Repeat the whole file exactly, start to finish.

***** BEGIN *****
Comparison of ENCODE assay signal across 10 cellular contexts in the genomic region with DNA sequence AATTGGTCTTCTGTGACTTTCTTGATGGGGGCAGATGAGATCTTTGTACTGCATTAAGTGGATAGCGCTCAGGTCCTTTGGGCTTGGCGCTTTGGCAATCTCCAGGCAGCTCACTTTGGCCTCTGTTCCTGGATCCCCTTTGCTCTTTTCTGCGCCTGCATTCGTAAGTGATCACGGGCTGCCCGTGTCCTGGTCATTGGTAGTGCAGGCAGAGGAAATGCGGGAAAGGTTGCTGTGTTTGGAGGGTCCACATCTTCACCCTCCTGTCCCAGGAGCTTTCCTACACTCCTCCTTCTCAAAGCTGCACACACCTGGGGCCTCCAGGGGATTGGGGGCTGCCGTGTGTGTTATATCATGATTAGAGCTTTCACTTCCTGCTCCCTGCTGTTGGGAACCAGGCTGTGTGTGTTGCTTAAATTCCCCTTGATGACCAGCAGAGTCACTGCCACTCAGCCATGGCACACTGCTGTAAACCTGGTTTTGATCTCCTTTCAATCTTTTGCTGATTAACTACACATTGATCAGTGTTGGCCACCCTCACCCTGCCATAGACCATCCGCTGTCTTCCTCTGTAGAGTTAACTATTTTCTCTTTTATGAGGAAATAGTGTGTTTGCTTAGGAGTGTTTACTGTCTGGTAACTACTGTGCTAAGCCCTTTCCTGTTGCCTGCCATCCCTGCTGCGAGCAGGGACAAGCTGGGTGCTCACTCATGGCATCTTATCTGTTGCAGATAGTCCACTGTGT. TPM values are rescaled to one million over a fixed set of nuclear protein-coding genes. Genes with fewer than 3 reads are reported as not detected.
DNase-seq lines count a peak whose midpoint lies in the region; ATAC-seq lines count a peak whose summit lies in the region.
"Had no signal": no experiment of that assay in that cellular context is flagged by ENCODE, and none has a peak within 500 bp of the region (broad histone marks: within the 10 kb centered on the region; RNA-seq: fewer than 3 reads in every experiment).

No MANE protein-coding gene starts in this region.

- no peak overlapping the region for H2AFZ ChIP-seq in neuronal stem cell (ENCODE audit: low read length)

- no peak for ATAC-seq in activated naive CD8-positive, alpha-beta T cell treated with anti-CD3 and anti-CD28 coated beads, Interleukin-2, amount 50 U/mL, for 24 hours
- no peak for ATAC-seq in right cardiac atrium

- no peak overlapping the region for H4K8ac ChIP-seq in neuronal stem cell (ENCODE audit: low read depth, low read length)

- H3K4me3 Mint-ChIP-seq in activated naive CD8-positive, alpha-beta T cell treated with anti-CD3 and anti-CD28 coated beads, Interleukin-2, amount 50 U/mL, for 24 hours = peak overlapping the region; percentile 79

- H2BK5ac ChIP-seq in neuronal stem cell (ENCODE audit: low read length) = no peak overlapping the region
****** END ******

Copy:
Comparison of ENCODE assay signal across 10 cellular contexts in the genomic region with DNA sequence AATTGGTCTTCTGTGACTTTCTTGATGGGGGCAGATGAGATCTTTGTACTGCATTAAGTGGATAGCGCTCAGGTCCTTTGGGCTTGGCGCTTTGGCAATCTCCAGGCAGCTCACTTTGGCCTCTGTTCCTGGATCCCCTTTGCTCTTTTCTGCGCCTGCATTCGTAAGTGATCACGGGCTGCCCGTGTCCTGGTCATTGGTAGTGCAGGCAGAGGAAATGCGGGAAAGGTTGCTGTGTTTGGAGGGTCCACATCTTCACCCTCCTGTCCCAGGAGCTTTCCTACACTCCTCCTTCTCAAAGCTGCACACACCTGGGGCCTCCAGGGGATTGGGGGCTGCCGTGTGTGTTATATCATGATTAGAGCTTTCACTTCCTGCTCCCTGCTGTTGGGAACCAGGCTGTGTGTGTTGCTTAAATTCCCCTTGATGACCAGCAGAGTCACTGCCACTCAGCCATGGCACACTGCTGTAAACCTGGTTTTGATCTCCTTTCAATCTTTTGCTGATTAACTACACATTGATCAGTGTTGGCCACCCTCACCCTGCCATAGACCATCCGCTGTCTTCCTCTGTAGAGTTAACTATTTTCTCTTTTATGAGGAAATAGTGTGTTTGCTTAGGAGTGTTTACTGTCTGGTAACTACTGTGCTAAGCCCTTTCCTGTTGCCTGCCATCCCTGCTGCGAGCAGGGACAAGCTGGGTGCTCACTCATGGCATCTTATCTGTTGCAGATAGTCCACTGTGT. TPM values are rescaled to one million over a fixed set of nuclear protein-coding genes. Genes with fewer than 3 reads are reported as not detected.
DNase-seq lines count a peak whose midpoint lies in the region; ATAC-seq lines count a peak whose summit lies in the region.
"Had no signal": no experiment of that assay in that cellular context is flagged by ENCODE, and none has a peak within 500 bp of the region (broad histone marks: within the 10 kb centered on the region; RNA-seq: fewer than 3 reads in every experiment).

No MANE protein-coding gene starts in this region.

- no peak overlapping the region for H2AFZ ChIP-seq in neuronal stem cell (ENCODE audit: low read length)

- no peak for ATAC-seq in activated naive CD8-positive, alpha-beta T cell treated with anti-CD3 and anti-CD28 coated beads, Interleukin-2, amount 50 U/mL, for 24 hours
- no peak for ATAC-seq in right cardiac atrium

- no peak overlapping the region for H4K8ac ChIP-seq in neuronal stem cell (ENCODE audit: low read depth, low read length)

- H3K4me3 Mint-ChIP-seq in activated naive CD8-positive, alpha-beta T cell treated with anti-CD3 and anti-CD28 coated beads, Interleukin-2, amount 50 U/mL, for 24 hours = peak overlapping the region; percentile 79

- H2BK5ac ChIP-seq in neuronal stem cell (ENCODE audit: low read length) = no peak overlapping the region